The Tyrrhenian Sea, September 2, 2022
(Ponza, Ischia, Capri, Positano, Amalfi, Pompei & Herculaneum)
Having Tayla and Jeremy onboard with us for two weeks was the highlight of our 2022 sailing season. We picked them up in Rome and headed straight for the Island of Ponza for some serious thawing out from a cold and harsh Melbourne winter. Unfortunately the weather had not received our request and rather than calm seas and blazing sun, we had 17 knots of wind on a lea shore. We did manage a quick excursion to the town of Ponza (which frankly felt a little fake and Disneyland), but had to quickly retreat to a sheltered bay and take cover from an approaching storm. And boy what a storm it was. The next day was still windy and stormy, so other than a bit of a swim, we were boat bound for the day. There looked to be plenty of interesting anchorages to explore around this area, however we needed to get moving, so perhaps next time Ponza.
After a full day's Sail, we landed in the historic town of Ischia on the South East corner of Isola d’Ischia. This quaint little town is overlooked by an impressive citadel (Castello Aragonese) that was built in 474 BC, high upon a volcanic rocky outcrop that is only connected to the mainland/Island by a narrow causeway. Once again we had managed to accidentally arrive in a small Mediterranean town during a major local festival. To this day I have no idea what was being celebrated. It was most likely in honour of a saint and at that a saint that loved fireworks. The streets were crowded, there was live music and a fireworks display that seemed to go on forever. Loud too. Very loud. It will also remembered by us as the place that Jeremy accidently ordered a Pizza with french fries on it…
Our next stop was the Isle of Capri. Holiday destination for the rich and famous and superyacht central. Also the chosen holiday location for Roman emperors as we would discover at a later date. It’s over crowded with day boats, tourist boats and tourists in general. Unless staying in one of the exorbitantly expensive hotels or eating in a restaurant that you booked 12 months ago, you’re pretty well stuck with the thousands of other tourists queuing to catch a bus out of the port and up into the hills. Still, it’s well worth the journey. The views are spectacular and we enjoyed a chilli tomato pasta that was unmatched anywhere in our travels. By sea it was bumpy and rolly, but interesting all the same.
Positano is one of the most spectacular towns in Europe. A favourite amongst Instagramers, Celebrities and honeymooners alike. The pastel coloured buildings defy gravity and hang impossibly from the jagged cliffs of the Amalfi coast. People spend thousands to spend a night in Positano. We, on the other hand were anchored for free for as long as the weather permitted. We had a better view than anyone staying in the expensive hotels ashore and easier access to the 28oC water whenever we felt like a swim. It doesn’t get much better than this. Hiking up the hills in the heat was challenging, however we ate some terrific meals with equally terrific views. Albeit, dripping with sweat. We also finally managed to celebrate a birthday with Jeremy after missing the last two due to covid restrictions. That was by far the best part.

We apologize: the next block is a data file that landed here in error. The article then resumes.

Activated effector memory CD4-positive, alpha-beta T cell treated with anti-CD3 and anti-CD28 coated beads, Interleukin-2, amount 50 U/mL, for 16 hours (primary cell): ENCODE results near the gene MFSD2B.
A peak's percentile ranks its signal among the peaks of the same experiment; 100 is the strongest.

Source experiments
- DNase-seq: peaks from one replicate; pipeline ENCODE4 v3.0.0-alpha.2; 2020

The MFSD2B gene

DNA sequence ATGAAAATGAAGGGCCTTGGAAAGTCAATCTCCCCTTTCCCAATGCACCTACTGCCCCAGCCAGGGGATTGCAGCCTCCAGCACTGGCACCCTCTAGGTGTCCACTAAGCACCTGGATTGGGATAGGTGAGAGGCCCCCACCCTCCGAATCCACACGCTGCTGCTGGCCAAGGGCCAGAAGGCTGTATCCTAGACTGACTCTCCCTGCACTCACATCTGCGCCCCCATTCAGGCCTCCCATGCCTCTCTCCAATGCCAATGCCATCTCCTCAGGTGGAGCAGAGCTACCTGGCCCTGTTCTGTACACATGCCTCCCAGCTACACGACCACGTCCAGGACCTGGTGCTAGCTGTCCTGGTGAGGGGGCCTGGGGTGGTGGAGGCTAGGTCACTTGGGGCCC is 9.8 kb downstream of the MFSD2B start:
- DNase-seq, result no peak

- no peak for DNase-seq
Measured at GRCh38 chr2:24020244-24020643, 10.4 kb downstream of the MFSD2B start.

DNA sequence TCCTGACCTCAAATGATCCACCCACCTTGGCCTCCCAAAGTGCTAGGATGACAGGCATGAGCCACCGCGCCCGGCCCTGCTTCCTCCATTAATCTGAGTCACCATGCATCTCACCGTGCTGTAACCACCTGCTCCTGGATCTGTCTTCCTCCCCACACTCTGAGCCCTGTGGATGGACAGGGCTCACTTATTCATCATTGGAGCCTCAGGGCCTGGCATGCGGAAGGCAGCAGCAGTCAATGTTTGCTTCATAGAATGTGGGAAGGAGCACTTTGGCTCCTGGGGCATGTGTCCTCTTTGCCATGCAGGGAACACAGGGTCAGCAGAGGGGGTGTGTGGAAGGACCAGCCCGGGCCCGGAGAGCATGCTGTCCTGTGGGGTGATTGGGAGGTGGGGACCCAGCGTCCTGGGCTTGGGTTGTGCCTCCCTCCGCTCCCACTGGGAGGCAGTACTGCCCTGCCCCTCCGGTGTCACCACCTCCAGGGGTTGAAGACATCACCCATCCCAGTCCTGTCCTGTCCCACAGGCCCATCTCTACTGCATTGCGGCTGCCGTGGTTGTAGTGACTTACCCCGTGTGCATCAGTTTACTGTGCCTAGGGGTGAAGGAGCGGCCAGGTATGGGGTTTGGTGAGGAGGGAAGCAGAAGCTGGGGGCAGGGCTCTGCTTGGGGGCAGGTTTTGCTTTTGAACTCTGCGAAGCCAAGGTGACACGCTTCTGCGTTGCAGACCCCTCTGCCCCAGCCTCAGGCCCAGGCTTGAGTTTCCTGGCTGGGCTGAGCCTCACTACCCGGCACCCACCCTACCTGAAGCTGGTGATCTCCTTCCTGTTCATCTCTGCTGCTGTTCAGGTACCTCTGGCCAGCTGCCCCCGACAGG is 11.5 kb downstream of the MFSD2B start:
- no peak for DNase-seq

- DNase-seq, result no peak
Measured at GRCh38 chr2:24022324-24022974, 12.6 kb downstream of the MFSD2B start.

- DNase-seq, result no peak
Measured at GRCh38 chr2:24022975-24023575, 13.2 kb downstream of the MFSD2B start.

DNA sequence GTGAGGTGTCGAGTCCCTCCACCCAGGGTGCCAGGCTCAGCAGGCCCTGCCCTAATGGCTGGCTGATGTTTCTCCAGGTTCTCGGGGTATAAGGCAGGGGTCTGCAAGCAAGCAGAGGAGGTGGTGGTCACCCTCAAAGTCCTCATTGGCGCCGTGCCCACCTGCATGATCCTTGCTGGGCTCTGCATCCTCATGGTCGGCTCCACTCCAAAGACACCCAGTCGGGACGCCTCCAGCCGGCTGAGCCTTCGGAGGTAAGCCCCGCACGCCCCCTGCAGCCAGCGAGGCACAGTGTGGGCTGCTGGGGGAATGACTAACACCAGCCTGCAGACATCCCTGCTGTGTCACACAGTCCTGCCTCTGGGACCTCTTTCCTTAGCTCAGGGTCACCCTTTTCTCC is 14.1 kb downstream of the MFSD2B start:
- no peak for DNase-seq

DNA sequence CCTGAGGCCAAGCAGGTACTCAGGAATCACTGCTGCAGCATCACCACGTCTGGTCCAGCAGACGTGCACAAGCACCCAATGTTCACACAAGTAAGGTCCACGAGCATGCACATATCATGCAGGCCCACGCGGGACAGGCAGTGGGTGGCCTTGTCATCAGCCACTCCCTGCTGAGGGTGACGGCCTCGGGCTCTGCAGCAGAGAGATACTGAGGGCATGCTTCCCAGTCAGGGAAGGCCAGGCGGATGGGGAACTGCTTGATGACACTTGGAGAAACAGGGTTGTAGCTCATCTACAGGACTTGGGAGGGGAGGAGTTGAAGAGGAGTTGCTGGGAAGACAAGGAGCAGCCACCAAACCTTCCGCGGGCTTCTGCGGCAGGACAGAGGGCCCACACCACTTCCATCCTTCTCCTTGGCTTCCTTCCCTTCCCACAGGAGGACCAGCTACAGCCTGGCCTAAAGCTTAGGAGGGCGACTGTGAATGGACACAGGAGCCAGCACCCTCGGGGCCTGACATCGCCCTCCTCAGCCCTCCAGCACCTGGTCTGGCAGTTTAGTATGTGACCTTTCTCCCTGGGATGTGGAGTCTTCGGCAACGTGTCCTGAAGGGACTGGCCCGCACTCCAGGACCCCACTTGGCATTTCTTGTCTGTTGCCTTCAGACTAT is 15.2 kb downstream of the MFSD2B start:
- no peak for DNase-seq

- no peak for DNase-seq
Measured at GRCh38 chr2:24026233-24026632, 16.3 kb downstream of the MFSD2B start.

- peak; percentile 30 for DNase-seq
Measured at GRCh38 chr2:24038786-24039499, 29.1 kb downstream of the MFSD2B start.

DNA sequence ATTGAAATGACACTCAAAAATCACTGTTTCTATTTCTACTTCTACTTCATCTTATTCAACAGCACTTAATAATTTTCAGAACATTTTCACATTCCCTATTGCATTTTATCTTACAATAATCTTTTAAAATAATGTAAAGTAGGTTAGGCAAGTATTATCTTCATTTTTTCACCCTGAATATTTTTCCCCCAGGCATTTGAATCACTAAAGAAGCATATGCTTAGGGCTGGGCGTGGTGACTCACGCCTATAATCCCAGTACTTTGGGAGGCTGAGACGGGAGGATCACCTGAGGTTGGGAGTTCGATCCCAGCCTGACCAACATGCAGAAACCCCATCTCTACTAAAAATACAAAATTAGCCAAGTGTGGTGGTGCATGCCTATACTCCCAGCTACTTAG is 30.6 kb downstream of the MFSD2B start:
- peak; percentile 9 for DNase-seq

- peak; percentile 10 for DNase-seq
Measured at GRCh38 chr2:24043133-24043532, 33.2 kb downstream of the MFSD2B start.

AMALFI & RAVELLO
Amalfi is beautiful in its own way, but it’s not a pinch on Positano. As a result, it was a little bit of a letdown. However, perched high on the hills behind Amalfi is the less visited town of Ravello. It can be accessed by a short, but insane bus ride or an equally insane hike up the hill. We were going to bus up and walk down, however with a big day planned at Pompei the following day, we thought better of it and opted to return by bus. The streets of Ravello are beautiful and offer aerial views of the Mediterranean and the Amalfi coast below. Like most of the Amalfi coast, virtually everything that is sold has a lemon theme. Lemon soap, aprons, limoncello, lemon everything. While there we managed to crash yet another wedding that had spilled out into the public domain. Ravello was well worth the effort.
POMPEI & HERCULANEUM
Once we were comfortable with leaving Nova Jean for the day in the slightly dodgy harbour of even more dodgier Salerno, we jumped on a bus to Pompei. Well, almost… We caught a bus that went right past Pompei to a station where we caught a connecting bus that once again went right past Pompei, where we were to catch a final bus that would take us to the main gate. We decided to walk the last leg just to be sure. Pompei was just incredible. A 2000 year old town frozen in time when in 79 AD Vesuvius erupted, covering Pompei in ash and toxic gasses. Roads, houses, shops and even people all excavated frozen in time. Panic and suffocation in their faces. It’s difficult to comprehend how truly ahead of their time the Romans were. And to think that after the fall of the Roman empire, most of us went back to living in straw huts for the next 1000 years. Pompei is a must see for anyone visiting Italy.
But wait… Herculaneum was next and boy did it blow Pompei away as a spectacle. While Pompei was crushed under tons of falling ash, Herculaneum was engulfed by a steaming mud slide spewing out from the same eruption. The mud made its way into the buildings, supporting the walls and in some cases even the roofs of the buildings it buried. In Herculaneum, even wooden structures and furniture had been preserved. And the frescos painted on the walls… 2000 year old decorative paintings still intact. This is another must see when visiting Italy. I recommend you do them both with a guide, in the morning when it’s cooler and unlike us, over two days. It took a number of days to recover.